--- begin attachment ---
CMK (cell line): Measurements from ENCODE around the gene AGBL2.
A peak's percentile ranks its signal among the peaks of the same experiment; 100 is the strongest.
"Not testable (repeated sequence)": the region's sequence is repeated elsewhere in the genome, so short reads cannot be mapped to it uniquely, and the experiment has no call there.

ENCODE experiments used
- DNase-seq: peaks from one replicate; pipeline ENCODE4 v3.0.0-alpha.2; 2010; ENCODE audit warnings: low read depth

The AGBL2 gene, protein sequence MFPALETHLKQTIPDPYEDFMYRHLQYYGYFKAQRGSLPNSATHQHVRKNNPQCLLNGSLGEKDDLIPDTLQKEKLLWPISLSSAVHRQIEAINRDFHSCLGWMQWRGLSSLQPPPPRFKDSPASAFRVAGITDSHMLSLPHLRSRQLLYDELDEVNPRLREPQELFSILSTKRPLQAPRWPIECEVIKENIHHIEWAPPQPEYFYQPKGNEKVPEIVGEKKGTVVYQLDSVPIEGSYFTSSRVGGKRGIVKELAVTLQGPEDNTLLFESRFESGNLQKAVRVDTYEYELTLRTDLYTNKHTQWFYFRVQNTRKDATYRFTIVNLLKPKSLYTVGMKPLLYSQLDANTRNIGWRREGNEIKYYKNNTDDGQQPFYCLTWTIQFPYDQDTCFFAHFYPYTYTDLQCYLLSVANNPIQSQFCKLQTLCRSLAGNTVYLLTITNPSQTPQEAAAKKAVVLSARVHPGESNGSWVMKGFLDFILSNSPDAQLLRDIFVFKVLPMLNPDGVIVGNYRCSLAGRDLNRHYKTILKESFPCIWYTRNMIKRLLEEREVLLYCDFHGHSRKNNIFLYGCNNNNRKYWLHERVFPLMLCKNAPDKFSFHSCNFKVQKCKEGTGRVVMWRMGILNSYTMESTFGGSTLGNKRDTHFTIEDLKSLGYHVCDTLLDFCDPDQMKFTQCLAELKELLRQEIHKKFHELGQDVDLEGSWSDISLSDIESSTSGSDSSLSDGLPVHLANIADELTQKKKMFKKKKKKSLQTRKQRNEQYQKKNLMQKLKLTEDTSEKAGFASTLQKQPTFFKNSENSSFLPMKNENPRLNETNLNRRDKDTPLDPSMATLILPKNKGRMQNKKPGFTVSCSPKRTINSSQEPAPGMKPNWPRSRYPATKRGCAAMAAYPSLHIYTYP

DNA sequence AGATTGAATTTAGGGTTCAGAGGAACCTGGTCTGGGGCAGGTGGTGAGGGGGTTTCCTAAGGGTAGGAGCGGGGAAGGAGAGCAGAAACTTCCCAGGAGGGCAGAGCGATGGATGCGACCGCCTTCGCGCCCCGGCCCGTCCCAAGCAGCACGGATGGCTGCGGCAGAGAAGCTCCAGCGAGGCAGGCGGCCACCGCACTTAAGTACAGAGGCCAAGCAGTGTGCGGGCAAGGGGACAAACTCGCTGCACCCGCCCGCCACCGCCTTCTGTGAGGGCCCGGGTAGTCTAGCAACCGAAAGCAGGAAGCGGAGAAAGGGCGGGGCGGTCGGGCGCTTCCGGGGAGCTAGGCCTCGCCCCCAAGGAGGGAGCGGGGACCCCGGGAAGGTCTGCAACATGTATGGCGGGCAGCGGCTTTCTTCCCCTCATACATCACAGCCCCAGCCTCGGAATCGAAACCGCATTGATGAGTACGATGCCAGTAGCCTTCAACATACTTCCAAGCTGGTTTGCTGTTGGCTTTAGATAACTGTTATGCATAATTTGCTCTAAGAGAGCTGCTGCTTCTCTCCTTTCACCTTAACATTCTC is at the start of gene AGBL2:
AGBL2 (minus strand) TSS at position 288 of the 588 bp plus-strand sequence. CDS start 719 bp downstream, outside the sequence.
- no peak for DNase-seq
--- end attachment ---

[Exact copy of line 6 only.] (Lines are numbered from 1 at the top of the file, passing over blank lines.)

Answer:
The AGBL2 gene, protein sequence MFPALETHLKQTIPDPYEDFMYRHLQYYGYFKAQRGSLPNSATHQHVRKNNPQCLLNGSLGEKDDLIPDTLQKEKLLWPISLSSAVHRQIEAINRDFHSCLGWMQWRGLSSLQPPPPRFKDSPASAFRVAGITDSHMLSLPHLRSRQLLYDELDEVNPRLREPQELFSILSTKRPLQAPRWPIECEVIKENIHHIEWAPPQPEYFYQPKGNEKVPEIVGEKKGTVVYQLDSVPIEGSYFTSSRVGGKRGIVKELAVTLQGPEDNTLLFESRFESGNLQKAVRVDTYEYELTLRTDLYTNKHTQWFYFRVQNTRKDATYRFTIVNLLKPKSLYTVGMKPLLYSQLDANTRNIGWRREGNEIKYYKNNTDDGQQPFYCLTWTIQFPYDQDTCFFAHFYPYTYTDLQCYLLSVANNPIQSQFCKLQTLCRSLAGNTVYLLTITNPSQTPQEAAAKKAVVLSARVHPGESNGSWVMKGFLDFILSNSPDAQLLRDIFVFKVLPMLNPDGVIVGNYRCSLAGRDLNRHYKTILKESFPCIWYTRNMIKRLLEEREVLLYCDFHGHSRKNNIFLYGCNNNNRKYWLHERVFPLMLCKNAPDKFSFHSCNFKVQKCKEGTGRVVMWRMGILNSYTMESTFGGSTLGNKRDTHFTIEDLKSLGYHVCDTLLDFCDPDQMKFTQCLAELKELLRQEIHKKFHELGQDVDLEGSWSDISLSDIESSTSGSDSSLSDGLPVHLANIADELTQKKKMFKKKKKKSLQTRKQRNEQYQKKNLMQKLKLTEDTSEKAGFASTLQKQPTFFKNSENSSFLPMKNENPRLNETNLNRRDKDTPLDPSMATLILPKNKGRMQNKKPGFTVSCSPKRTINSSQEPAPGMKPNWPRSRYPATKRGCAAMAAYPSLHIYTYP